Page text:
NEW YORK (TheStreet) -- Ford (F - Get Report) isn't quite sure what Apple (AAPL - Get Report) , Google (GOOGL - Get Report) (GOOG - Get Report) or Uber are going to do to develop an electric car, but the Dearborn, Mich.-based auto maker contends it welcomes the possibility.
When asked about Apple or the other tech companies getting involved in some kind of electric vehicle, Ford CEO Mark Fields said whatever happens, it's a positive for the industry.
"We haven't heard what Apple is doing -- they haven't announced anything," Fields said on the company's second-quarter earnings call. "Who knows what Apple or Google are doing. It's positive for the industry in terms of generating competition or innovation. In some cases, competition and in some cases, partners. A lot of people are interested in the automotive space and we're very cognizant of that."
Right now, it's hard to gauge just how eager the car industry really is about a tech invasion of their turf. After all, Ford and the other big makers still derive most of their sales from internal combustion engines. So any entry by Apple, Google or other player into the car market would doubtlessly affect their business.
The car companies theoretically could take advantage of any new technological breakthroughs, although none has disclosed any sort of collaboration or licensing agreement with the tech companies so far. And the tech giants are saying little about any plans.
Ford currently offers several alternative fuel vehicles, including the 2015 Ford Focus Electric, in addition to their hybrid offerings, the 2015 C-Max Energi and the 2016 Fusion Hybrid.
Both Apple and Google offer infotainment systems for cars, CarPlay and Android Auto, respectively, but it appears their ambitions go much further than controlling the dashboard.Google has publicly discussed its driverless car initiatives, even going so far as to show them off to the public, but Apple is another story.
Though Apple has talked about CarPlay, its plan to take over a vehicles' dashboard making the system more user friendly and enjoyable, the company has been tight-lipped about its plans, if any, to enter the vehicle market.
Apple has been hiring auto industry veterans, including those with battery and operations experience. The most recent hire was Doug Betts from Fiat Chrysler (FCAU) , where Betts was responsible for global quality control. He updated his LinkedIn page to say Operations at Apple following the move, but has since taken down his LinkedIn page. The news of the hire was first reported by The Wall Street Journal.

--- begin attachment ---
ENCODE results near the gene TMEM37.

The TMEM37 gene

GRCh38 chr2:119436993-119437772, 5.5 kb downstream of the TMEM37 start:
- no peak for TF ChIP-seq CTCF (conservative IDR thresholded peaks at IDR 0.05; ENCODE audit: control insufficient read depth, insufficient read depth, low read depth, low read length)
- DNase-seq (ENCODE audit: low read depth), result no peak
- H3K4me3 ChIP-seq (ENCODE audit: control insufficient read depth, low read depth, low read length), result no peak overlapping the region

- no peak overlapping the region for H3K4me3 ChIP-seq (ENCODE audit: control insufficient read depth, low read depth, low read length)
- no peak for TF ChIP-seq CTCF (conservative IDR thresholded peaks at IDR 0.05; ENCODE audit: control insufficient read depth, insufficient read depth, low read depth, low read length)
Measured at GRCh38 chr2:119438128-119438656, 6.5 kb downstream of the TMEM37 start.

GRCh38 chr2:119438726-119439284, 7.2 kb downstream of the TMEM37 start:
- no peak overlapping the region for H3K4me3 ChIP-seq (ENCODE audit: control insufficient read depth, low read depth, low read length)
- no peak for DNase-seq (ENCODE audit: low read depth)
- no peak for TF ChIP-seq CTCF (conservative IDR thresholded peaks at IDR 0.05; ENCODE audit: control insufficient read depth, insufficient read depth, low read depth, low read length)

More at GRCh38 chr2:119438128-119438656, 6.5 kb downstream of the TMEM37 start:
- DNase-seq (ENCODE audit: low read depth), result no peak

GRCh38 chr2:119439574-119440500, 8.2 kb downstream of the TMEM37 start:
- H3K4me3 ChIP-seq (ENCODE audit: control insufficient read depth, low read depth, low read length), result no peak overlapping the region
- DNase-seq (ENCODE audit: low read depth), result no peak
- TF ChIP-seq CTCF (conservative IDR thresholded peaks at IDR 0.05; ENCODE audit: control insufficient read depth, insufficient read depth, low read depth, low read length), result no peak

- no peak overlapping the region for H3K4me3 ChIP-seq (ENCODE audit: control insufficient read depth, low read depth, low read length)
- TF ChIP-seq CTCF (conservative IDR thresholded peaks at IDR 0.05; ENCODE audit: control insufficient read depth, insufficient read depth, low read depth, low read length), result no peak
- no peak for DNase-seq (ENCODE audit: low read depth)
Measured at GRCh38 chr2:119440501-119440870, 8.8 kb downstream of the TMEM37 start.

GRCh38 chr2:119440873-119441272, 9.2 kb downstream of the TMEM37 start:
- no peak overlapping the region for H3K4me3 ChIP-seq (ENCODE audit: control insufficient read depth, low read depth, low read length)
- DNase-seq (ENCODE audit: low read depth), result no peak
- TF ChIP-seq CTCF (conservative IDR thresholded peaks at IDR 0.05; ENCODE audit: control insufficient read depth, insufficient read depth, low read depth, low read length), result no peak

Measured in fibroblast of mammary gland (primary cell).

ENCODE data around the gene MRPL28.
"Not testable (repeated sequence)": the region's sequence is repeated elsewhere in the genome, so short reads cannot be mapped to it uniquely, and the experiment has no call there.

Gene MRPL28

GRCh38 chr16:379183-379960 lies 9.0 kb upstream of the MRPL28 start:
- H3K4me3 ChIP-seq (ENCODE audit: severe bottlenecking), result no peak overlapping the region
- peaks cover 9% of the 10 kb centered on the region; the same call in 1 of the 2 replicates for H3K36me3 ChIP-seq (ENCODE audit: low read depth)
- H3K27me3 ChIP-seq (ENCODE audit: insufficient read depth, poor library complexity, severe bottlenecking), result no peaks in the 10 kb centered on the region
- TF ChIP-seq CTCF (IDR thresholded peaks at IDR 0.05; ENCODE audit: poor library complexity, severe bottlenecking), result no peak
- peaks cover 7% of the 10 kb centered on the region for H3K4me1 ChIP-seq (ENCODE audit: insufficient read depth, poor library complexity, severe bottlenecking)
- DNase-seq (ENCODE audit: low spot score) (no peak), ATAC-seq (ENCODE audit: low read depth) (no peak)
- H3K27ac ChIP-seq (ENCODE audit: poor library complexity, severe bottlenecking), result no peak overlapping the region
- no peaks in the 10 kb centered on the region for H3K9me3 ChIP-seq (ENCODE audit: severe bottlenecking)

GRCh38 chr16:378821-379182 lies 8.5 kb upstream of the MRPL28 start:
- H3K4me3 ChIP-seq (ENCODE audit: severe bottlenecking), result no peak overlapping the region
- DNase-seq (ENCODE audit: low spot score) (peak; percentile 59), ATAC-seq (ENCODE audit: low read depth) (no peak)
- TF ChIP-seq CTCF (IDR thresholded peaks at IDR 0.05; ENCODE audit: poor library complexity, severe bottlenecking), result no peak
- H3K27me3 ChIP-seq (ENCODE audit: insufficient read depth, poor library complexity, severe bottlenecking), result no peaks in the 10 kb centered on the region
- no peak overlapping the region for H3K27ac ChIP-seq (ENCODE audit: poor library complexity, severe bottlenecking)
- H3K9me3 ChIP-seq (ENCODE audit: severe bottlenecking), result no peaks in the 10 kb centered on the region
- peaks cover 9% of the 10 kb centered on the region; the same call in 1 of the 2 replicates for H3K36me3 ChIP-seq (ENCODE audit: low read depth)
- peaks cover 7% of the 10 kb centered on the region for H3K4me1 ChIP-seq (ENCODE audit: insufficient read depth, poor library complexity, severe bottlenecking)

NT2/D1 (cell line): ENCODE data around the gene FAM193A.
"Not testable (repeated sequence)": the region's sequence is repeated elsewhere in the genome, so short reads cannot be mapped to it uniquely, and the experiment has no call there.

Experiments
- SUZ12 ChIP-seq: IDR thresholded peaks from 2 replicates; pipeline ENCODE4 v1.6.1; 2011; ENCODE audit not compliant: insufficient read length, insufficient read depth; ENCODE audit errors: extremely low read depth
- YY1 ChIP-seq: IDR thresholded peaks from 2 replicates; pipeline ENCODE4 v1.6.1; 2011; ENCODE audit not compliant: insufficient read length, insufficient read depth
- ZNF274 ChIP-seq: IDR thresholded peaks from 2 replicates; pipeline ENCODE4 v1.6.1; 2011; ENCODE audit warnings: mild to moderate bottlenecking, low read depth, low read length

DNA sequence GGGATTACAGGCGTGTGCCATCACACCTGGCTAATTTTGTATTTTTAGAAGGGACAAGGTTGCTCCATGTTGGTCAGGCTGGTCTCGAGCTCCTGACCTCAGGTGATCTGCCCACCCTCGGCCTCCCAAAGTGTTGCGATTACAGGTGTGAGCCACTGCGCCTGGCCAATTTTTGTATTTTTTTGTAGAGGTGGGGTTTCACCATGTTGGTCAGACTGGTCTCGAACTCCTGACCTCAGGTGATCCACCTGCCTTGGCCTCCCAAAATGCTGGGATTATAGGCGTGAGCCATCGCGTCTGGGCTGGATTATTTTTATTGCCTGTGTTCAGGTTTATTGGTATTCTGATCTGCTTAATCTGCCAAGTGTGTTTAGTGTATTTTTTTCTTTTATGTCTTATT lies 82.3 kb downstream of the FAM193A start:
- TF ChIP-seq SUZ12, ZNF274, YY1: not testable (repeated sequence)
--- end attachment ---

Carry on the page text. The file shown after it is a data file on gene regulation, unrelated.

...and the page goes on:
Despite having not commented publicly about its plans to enter the vehicle market, Apple is said to work on entering the electric vehicle market under Project Titan, a secret project to examine if the company should enter the vehicle space. The company has hired hundreds of engineers, including some of those from Tesla. Tesla CEO Elon Musk has publicly stated that Tesla has hired Apple employees as well, as the war for engineering talent in Silicon Valley.
A move into the automotive market could help diversify the company's revenues. Currently, the Cupertino, Calif.-based Apple generates roughly two-thirds of its revenue from the iPhone.
According to 2014 data from AutoNews, the U.S. luxury market accounted for approximately 1.9 million vehicle sales in 2014. By contrast, sales of plug-in hybrid vehicles and battery electric vehicles were only around 6% of that number, with around 120,000 sold domestically in 2014, according to data compiled by Sam Abuelsamid, senior research analyst at Navigant Research. According to Edmunds, the 2015 projection for just the electric vehicle market is around 67,600 units (0.35% of the total U.S. car market), aided by the 2016 Chevy Volt.
The positive comments from Ford echo those from other auto makers, including Tesla Motors (TSLA - Get Report) , which recently said that having Apple get into the electric vehicle space would be a positive.
"As it relates to Apple potentially doing an electric vehicle, we've always said that our objective is to accelerate the transition to electric and renewable and sustainable energy," said Tesla's communications chief, Ricardo Reyes, in a March interview at Tesla's Palo Alto, Calif. headquarters."We need people that can do it with us to do this, and if OEM's [traditional auto manufacturers] aren't going to do it fast enough, then whoever steps up to the plate, it's a good thing for us."